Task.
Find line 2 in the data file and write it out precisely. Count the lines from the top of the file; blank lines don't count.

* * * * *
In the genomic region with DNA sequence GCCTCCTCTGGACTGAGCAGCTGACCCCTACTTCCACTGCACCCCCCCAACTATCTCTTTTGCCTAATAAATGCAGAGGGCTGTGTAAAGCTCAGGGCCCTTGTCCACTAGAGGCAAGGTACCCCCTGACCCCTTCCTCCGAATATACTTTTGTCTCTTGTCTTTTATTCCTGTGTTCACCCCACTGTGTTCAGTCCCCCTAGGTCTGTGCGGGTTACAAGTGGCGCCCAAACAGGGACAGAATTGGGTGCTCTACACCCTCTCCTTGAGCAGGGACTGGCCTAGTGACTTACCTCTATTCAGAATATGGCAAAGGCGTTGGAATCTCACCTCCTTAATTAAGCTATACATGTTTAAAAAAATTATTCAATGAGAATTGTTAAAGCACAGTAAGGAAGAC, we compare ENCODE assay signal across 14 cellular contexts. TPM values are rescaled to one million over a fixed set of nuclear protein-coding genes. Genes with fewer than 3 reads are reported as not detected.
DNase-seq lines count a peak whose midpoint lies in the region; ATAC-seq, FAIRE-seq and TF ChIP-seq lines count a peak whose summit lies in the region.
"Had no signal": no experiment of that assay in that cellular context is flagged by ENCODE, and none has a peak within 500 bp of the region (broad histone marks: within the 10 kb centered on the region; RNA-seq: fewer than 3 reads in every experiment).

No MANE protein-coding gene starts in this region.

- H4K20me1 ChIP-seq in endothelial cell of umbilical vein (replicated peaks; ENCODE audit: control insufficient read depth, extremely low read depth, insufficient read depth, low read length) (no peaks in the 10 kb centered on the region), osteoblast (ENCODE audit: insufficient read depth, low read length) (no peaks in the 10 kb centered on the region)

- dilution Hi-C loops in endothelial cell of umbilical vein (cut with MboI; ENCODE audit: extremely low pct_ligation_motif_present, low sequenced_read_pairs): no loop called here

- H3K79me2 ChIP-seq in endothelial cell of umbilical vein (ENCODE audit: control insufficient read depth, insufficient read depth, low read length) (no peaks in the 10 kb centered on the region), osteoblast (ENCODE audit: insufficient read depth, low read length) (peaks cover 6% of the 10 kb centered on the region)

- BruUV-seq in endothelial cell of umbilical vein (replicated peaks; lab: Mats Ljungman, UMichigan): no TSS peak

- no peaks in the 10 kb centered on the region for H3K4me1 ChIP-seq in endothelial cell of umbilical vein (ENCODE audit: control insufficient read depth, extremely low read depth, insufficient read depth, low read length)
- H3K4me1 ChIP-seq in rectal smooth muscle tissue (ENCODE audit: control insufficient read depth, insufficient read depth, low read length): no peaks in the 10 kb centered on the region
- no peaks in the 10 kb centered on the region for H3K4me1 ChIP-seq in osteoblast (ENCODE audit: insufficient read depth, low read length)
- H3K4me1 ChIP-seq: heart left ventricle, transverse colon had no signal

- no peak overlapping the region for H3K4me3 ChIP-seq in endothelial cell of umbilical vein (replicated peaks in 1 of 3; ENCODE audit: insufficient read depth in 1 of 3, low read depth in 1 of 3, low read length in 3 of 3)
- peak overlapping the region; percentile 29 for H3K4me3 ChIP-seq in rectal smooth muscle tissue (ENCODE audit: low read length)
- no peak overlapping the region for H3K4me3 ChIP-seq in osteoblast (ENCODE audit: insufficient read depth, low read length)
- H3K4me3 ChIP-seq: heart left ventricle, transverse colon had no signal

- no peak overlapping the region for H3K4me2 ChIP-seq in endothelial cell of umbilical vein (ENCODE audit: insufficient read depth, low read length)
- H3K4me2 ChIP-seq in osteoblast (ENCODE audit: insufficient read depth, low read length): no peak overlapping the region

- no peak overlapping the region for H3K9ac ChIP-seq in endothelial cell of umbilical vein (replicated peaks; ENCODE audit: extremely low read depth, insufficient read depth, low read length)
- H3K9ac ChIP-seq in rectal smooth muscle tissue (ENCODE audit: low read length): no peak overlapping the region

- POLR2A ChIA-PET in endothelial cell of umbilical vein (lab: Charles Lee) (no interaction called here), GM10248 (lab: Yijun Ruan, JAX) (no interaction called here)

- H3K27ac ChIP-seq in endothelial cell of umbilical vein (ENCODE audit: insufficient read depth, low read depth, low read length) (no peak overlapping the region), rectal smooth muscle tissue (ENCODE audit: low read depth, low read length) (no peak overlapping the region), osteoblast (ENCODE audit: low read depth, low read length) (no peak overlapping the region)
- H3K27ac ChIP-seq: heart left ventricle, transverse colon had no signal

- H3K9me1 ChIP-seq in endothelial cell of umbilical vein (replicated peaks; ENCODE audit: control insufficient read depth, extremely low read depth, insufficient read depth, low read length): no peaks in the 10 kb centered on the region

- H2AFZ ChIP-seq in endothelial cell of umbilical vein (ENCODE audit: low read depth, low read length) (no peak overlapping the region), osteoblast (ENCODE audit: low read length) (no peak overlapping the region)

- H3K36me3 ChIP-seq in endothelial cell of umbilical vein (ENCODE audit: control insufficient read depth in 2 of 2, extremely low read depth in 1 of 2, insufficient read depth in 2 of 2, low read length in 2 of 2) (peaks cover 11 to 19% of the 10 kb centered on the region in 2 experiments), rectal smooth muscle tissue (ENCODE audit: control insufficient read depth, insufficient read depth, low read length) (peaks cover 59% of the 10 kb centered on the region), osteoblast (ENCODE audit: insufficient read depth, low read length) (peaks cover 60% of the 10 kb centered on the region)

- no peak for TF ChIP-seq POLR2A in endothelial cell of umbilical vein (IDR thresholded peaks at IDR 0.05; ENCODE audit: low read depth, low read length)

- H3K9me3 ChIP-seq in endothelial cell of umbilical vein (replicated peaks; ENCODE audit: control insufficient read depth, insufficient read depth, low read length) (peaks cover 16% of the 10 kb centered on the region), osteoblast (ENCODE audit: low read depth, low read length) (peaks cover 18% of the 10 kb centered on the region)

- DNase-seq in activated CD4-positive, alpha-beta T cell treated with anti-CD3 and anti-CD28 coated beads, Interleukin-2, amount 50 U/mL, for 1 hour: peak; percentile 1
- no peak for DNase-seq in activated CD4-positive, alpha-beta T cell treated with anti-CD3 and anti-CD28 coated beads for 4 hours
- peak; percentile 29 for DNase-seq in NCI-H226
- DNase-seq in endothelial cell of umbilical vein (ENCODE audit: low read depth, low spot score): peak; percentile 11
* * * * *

DNase-seq lines count a peak whose midpoint lies in the region; ATAC-seq, FAIRE-seq and TF ChIP-seq lines count a peak whose summit lies in the region.